It’s not quite the other shoe everyone was waiting to drop, but Alaska Governor (for the next four days) Sarah Palin is facing some ethics questions about the Alaska Fund Trust, a fund she started to raise money to pay for legal fees to defend against ethics complaints.
An independent report commissioned by the state’s Personnel Board found that she may have violated a law that prohibits Alaskan elected officials from using their offices for “personal gain.” Palin, who has an annual salary of $125,000, has over the last eight months spent more than $500,000 of her own money to defend against the 20 complaints since it is state policy not to pay to defend politicians. Thus far 13 of the complaints have been dismissed without any finding of wrongdoing. Palin paid the state back $8,100 for travel taken by her family to resolve another complaint. Five of the complaints were filed after she announced her intention to resign three weeks ago.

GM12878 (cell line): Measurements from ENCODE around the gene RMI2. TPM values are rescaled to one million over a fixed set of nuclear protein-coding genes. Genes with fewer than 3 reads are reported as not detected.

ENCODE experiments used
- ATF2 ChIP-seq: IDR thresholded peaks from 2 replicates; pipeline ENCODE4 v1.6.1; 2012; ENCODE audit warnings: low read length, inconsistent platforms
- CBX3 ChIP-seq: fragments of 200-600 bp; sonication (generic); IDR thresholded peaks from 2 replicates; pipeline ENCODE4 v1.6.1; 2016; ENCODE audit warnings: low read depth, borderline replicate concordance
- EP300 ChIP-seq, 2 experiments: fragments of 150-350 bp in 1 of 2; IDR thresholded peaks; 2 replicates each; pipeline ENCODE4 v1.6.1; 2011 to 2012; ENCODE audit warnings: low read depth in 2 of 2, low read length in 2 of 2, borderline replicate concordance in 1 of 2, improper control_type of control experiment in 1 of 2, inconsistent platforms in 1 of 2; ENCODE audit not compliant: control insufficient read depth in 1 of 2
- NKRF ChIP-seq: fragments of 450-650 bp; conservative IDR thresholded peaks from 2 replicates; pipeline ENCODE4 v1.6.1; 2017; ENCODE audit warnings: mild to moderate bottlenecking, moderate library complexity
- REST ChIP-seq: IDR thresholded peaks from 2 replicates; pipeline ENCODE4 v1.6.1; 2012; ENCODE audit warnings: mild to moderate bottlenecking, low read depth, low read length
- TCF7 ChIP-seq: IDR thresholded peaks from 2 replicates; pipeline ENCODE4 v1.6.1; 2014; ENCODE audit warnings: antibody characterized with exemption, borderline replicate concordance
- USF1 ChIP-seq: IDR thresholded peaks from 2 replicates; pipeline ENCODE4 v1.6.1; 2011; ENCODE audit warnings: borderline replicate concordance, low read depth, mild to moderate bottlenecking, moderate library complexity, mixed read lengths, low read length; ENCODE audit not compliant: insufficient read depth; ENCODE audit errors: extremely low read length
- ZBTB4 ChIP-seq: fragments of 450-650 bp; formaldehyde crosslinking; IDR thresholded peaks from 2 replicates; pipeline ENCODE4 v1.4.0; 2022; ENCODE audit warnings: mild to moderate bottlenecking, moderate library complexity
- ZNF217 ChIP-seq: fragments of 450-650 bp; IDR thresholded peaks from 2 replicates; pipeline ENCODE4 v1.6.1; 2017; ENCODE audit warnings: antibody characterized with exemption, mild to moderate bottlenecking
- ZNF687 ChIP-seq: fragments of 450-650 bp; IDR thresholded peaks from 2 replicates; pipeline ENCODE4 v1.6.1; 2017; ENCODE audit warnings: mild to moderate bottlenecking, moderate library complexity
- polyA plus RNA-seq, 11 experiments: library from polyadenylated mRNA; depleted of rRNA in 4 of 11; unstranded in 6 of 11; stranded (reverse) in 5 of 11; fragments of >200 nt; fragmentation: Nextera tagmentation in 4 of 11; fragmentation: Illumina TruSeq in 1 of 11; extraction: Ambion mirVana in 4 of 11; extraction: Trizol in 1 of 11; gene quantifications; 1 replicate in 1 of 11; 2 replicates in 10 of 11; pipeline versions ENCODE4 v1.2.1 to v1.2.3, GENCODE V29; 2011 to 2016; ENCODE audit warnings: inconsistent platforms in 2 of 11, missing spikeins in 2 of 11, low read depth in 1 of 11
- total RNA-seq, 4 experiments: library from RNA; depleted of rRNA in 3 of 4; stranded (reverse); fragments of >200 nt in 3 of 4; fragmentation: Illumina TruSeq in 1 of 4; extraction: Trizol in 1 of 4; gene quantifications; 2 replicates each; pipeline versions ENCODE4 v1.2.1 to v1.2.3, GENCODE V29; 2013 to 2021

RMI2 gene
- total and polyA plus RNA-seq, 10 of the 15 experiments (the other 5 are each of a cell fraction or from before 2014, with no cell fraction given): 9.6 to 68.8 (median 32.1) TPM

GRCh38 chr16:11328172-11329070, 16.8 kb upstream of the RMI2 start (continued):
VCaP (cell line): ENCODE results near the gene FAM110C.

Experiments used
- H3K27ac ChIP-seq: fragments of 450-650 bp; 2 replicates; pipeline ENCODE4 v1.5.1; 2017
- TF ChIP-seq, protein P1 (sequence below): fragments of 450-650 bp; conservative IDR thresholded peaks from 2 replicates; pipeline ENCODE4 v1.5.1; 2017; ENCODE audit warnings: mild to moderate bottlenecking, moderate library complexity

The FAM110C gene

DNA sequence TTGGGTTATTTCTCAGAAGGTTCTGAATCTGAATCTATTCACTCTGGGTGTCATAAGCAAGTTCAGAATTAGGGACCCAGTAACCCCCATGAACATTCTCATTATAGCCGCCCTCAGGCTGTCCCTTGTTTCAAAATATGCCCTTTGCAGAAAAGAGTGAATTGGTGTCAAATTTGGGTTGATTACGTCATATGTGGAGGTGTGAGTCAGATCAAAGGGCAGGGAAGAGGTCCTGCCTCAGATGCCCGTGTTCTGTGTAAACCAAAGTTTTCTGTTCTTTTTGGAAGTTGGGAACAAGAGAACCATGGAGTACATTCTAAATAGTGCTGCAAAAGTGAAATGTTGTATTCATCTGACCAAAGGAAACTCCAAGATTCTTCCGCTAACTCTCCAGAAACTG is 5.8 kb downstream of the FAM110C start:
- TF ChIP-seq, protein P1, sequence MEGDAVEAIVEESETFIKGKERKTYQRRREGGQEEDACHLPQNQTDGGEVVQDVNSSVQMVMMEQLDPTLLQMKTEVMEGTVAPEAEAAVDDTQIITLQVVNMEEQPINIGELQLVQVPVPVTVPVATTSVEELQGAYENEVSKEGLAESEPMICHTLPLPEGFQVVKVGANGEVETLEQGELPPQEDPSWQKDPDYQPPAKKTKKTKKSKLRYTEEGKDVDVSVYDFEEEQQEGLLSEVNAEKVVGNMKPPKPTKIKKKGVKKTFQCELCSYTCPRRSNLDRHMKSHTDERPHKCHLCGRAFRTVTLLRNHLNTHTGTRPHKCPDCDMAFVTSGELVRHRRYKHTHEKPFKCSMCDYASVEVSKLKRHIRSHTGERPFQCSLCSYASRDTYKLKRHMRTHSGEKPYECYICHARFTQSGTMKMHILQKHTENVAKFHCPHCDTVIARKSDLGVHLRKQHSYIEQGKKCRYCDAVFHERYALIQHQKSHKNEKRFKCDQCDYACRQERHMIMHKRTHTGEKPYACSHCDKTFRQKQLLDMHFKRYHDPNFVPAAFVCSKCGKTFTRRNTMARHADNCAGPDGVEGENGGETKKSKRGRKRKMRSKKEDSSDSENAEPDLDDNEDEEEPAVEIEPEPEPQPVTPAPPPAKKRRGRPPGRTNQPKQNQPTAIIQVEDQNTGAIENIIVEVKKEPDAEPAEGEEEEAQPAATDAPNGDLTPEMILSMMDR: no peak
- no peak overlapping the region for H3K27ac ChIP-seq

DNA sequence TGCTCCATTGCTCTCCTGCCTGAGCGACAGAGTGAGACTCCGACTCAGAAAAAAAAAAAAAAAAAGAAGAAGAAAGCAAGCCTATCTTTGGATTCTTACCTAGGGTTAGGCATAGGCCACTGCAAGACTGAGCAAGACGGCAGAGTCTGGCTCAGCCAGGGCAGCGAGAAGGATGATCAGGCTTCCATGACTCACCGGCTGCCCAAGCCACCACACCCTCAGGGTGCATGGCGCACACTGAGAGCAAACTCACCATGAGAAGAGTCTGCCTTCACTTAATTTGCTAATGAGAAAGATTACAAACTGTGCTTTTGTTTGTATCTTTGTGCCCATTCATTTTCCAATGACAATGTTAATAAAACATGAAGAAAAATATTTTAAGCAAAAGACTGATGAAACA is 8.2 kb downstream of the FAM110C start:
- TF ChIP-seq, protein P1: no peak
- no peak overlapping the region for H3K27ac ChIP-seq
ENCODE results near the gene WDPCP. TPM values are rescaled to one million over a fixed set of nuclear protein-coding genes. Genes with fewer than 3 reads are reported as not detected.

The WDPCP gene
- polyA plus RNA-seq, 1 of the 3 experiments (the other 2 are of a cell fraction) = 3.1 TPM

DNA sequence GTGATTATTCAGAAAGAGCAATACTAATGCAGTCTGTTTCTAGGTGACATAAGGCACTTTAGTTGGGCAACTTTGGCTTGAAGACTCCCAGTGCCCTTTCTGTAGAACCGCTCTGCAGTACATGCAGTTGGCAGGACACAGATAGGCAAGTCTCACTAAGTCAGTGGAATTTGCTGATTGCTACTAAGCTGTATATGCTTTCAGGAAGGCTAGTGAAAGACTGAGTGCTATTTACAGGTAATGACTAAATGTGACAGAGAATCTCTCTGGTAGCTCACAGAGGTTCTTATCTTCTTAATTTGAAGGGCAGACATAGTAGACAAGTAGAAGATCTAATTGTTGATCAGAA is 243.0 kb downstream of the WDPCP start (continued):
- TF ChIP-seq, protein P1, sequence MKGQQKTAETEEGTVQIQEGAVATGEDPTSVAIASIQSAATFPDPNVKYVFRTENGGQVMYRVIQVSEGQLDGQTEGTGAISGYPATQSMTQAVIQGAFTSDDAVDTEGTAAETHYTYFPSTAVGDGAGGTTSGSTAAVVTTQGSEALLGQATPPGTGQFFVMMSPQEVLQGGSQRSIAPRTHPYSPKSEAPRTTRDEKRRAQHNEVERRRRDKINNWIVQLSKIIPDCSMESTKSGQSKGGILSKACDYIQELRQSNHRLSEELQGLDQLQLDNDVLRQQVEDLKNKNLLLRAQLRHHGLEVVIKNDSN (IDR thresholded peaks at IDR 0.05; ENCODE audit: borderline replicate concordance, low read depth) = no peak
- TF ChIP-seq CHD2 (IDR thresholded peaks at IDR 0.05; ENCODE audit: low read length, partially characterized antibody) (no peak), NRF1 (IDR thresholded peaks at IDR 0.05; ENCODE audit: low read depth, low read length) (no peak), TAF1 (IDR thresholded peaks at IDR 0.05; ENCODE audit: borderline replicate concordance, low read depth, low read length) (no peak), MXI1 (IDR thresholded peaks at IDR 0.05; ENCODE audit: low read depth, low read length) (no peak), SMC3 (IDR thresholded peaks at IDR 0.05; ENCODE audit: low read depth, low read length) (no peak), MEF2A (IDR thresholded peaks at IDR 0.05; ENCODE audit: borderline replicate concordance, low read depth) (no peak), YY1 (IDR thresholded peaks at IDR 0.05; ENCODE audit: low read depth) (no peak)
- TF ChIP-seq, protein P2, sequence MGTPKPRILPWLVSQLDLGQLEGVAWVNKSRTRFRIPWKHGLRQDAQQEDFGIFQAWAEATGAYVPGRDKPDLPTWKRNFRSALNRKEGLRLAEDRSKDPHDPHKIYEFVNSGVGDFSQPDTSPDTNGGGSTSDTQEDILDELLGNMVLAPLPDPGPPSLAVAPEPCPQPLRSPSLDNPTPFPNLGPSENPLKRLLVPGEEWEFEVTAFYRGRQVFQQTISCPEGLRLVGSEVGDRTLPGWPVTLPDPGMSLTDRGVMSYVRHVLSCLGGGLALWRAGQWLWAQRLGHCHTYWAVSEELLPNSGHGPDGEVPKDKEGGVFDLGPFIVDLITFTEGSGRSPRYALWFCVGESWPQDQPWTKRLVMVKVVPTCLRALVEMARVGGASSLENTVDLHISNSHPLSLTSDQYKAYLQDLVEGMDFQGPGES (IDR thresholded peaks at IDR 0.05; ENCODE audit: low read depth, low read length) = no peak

Ethics complaints filed against legislators in Alaska are automatically dismissed if they are made public to prevent unfairly tarnishing officials ahead of elections. The only time the public hears about legislative ethics complaints is when the investigation has been completed and the results are announced. Unfortunately for Palin, the executive office does not enjoy the same anonymous process – a loophole many legislators say will likely be fixed when Palin leaves office.
Palin cited the money spent by the state – more than $2 million has been spent by various agencies investigating the complaints – as her principal reason for resigning.